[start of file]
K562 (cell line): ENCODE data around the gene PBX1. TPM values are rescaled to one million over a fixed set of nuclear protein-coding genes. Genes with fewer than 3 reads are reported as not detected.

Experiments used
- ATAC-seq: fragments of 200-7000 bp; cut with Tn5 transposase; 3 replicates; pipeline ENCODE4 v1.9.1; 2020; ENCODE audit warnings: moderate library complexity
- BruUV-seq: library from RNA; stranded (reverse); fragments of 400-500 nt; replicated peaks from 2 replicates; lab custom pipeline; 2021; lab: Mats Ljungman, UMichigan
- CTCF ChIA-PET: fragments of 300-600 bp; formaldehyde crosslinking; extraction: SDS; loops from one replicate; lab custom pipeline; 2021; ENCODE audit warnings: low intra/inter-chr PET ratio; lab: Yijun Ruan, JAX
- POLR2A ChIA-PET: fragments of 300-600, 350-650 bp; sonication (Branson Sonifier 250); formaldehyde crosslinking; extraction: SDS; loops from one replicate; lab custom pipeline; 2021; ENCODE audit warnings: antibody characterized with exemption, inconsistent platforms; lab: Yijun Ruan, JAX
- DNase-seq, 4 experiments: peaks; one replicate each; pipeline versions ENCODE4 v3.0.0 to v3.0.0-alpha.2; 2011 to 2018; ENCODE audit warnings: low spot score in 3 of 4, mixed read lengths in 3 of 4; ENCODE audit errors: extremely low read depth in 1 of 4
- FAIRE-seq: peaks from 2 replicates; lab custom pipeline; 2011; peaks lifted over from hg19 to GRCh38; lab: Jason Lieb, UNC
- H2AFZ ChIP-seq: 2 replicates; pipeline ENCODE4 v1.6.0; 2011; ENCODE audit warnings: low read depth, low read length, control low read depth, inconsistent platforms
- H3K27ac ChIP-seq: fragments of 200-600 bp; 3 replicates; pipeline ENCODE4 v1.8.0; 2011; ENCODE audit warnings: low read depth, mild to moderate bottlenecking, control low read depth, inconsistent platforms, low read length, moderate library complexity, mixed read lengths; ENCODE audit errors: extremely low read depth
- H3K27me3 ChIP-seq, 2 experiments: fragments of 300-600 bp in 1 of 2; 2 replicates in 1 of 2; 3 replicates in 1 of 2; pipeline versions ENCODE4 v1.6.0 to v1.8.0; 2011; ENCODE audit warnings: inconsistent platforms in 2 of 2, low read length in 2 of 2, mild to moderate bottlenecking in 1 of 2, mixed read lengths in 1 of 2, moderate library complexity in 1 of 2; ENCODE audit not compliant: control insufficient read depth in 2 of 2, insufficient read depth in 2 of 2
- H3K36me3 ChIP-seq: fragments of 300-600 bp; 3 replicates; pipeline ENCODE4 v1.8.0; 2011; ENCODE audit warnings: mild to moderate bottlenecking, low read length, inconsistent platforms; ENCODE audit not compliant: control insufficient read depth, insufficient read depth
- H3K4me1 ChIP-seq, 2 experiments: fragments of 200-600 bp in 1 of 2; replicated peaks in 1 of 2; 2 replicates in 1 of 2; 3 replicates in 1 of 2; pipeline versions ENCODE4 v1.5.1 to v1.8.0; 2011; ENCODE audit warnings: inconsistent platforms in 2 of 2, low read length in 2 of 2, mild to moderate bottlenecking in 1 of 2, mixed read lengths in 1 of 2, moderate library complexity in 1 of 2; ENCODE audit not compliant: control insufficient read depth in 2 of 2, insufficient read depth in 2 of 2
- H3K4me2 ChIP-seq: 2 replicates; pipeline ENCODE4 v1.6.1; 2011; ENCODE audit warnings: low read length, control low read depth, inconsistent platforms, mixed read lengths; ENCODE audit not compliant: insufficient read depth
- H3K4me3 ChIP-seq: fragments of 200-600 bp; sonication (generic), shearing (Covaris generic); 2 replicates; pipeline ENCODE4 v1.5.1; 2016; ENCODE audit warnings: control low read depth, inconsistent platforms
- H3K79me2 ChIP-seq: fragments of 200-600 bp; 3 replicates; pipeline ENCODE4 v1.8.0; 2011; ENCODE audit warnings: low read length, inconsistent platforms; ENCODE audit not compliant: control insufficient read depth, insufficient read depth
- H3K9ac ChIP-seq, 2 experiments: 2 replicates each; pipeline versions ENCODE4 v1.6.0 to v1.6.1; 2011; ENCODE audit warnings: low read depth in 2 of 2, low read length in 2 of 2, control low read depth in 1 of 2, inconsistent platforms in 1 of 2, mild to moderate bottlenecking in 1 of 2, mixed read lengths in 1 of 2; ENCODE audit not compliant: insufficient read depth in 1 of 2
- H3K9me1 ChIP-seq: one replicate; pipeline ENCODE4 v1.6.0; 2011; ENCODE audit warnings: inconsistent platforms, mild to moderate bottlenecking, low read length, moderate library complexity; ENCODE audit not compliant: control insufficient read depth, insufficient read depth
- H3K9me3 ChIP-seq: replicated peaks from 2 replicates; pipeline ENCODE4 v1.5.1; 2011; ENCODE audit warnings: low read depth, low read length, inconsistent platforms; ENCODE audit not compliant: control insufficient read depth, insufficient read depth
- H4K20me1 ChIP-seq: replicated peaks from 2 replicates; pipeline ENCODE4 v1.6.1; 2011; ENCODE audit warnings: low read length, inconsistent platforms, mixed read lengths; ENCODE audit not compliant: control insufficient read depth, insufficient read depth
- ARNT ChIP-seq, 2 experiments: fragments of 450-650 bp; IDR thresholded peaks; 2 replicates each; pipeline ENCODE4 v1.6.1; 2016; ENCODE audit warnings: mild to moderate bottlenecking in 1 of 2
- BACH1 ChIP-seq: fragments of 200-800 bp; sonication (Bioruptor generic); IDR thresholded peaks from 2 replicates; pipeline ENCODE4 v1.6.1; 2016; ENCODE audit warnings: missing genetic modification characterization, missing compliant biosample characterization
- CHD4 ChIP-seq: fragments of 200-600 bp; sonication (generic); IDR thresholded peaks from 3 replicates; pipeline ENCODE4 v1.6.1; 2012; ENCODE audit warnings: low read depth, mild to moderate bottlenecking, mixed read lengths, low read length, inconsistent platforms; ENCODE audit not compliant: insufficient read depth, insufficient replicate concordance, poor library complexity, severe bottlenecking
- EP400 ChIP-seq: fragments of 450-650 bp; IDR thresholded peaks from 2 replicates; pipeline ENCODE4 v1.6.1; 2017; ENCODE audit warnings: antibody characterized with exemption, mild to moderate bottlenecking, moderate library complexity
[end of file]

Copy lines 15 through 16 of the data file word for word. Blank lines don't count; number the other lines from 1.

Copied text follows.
- H3K4me3 ChIP-seq: fragments of 200-600 bp; sonication (generic), shearing (Covaris generic); 2 replicates; pipeline ENCODE4 v1.5.1; 2016; ENCODE audit warnings: control low read depth, inconsistent platforms
- H3K79me2 ChIP-seq: fragments of 200-600 bp; 3 replicates; pipeline ENCODE4 v1.8.0; 2011; ENCODE audit warnings: low read length, inconsistent platforms; ENCODE audit not compliant: control insufficient read depth, insufficient read depth